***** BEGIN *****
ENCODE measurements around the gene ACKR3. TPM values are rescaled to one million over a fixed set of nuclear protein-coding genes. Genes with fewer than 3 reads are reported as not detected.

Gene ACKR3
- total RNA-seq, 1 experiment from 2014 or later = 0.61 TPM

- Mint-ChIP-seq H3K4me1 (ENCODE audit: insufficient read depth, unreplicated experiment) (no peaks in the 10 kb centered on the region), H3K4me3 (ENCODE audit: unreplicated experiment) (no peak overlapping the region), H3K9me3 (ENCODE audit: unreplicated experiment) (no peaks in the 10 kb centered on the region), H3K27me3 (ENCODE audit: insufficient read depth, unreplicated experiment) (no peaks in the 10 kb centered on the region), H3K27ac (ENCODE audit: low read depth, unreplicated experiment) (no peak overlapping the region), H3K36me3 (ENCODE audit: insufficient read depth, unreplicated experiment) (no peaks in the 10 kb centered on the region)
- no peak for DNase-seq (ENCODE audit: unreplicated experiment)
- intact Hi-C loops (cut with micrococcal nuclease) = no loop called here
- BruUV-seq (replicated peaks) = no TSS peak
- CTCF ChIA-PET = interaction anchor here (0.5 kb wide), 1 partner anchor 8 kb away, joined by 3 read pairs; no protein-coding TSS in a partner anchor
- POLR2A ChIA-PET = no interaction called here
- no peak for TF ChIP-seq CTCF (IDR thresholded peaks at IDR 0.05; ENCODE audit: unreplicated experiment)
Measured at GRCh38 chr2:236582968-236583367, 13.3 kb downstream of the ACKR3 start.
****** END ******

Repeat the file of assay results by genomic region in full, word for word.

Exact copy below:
ENCODE measurements around the gene ACKR3. TPM values are rescaled to one million over a fixed set of nuclear protein-coding genes. Genes with fewer than 3 reads are reported as not detected.

Gene ACKR3
- total RNA-seq, 1 experiment from 2014 or later = 0.61 TPM

- Mint-ChIP-seq H3K4me1 (ENCODE audit: insufficient read depth, unreplicated experiment) (no peaks in the 10 kb centered on the region), H3K4me3 (ENCODE audit: unreplicated experiment) (no peak overlapping the region), H3K9me3 (ENCODE audit: unreplicated experiment) (no peaks in the 10 kb centered on the region), H3K27me3 (ENCODE audit: insufficient read depth, unreplicated experiment) (no peaks in the 10 kb centered on the region), H3K27ac (ENCODE audit: low read depth, unreplicated experiment) (no peak overlapping the region), H3K36me3 (ENCODE audit: insufficient read depth, unreplicated experiment) (no peaks in the 10 kb centered on the region)
- no peak for DNase-seq (ENCODE audit: unreplicated experiment)
- intact Hi-C loops (cut with micrococcal nuclease) = no loop called here
- BruUV-seq (replicated peaks) = no TSS peak
- CTCF ChIA-PET = interaction anchor here (0.5 kb wide), 1 partner anchor 8 kb away, joined by 3 read pairs; no protein-coding TSS in a partner anchor
- POLR2A ChIA-PET = no interaction called here
- no peak for TF ChIP-seq CTCF (IDR thresholded peaks at IDR 0.05; ENCODE audit: unreplicated experiment)
Measured at GRCh38 chr2:236582968-236583367, 13.3 kb downstream of the ACKR3 start.